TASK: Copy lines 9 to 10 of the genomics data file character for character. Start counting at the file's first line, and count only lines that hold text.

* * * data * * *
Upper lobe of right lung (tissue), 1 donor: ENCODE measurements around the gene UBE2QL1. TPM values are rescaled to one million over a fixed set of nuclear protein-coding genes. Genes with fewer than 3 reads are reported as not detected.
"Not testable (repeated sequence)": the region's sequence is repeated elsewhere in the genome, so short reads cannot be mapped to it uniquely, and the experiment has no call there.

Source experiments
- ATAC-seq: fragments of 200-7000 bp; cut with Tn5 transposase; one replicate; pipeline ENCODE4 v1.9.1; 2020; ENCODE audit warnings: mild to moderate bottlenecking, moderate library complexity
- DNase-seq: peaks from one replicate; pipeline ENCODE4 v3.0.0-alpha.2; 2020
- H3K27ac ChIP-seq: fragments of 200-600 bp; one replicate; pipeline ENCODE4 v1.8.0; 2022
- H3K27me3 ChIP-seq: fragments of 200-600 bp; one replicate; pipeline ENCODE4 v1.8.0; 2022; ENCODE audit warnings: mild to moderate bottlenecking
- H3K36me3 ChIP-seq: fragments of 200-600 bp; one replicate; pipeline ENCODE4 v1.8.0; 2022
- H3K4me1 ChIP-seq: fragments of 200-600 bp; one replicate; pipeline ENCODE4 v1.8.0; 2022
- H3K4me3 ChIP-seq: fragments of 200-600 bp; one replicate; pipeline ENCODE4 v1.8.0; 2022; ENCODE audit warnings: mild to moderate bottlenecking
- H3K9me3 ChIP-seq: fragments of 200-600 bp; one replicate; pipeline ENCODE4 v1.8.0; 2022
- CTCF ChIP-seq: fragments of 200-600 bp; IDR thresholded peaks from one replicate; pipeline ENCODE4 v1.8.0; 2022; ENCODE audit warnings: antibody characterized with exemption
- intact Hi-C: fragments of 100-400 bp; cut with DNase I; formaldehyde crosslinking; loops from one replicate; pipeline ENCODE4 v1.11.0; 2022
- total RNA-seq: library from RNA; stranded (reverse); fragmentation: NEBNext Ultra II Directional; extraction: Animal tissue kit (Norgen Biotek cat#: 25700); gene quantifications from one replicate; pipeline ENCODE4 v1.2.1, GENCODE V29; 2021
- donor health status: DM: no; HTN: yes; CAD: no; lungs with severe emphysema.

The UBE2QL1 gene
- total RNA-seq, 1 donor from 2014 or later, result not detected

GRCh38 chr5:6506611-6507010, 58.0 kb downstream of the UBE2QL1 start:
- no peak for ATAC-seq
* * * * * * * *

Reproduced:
- H3K4me1 ChIP-seq: fragments of 200-600 bp; one replicate; pipeline ENCODE4 v1.8.0; 2022
- H3K4me3 ChIP-seq: fragments of 200-600 bp; one replicate; pipeline ENCODE4 v1.8.0; 2022; ENCODE audit warnings: mild to moderate bottlenecking